Swarthmore doesn’t have to do this. Its endowment is currently $1.88 billion (over $1 million per student) and the school funds idiotic endeavors all the time (who could forget the esteemed “car wash” art exhibit a few years back). There’s a difference between needing money and wanting it. People can have more money than they could possibly know what to do with, and still want more. For a school so critical of materialist, capitalist, corporate America, it sure is greedy for some extra green.
Other top colleges have the same problem. In 2013, George Washington University admitted that it puts hundreds on its wait list every year because they cannot afford full tuition. Roughly 22,000 applicants fall into this category. Take a look at this article if you want to further your resentment for GW.
Reed College is also a notoriously elitist and hypocritical school with a “need-aware policy.” In 2009, the school faced a returning student body that needed more aid than previous years. Reed’s financial aid office looked at their list of newly accepted freshmen and told the admission department to strike more than a hundred students off the list because they needed aid. The administration subsequently requested immediate substitutions. Affluent students who could pay the full price received their acceptance letters within the next few weeks.
Do I think mixing finances and admissions is fundamentally wrong? Absolutely not. Colleges are, at a basic level, private institutions that need to worry about their long term sustainability. Demonizing wealthy students is not productive because, in the end, they are paying not just for their own education but also for the education of their hyper-liberal classmates who resent the upper class at its core. Is this fair? No. But life isn’t fair. That’s reality. Stop whining and get over it. “Check your privilege” should be replaced with a warm “thank you so, so much for being forced to pay for my opportunity.”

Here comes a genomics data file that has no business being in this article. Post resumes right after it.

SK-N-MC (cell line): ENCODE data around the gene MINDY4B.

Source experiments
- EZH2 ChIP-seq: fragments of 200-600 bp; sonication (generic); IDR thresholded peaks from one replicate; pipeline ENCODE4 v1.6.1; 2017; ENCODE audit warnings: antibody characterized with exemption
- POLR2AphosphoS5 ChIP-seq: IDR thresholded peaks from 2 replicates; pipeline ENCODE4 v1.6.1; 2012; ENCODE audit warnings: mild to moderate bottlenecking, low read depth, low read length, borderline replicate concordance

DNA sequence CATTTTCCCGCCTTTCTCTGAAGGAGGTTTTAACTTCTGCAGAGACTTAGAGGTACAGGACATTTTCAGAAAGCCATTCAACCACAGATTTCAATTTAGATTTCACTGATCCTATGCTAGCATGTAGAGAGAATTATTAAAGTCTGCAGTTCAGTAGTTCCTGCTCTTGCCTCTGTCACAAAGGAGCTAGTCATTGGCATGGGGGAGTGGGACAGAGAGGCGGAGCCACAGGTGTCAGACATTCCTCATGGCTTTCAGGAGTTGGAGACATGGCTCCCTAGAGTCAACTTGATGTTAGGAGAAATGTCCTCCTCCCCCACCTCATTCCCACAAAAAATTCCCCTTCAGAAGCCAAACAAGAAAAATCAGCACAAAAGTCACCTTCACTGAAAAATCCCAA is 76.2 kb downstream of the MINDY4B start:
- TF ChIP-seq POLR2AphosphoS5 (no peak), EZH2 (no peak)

My problem is that Swarthmore speaks one way and acts another. Swarthmore has no right to brag about it’s socioeconomic diversity. It’s just as hypocritical as any other school. It’s just discreet about it, employing vague facts as a slimy marketing strategy.
A school shouldn’t be hyper-progressive in public and a money hog behind closed doors. Pick a side and be honest about it! In the end, I’m sure Swarthmore will pick the side with more money.
We need to replace the term “need-blind” with “need-aware.” Our college is actually “completely aware.” Let’s not forget that Swarthmore is very much looking out for its own interests.
Featured image courtesy of www.swarthmore.edu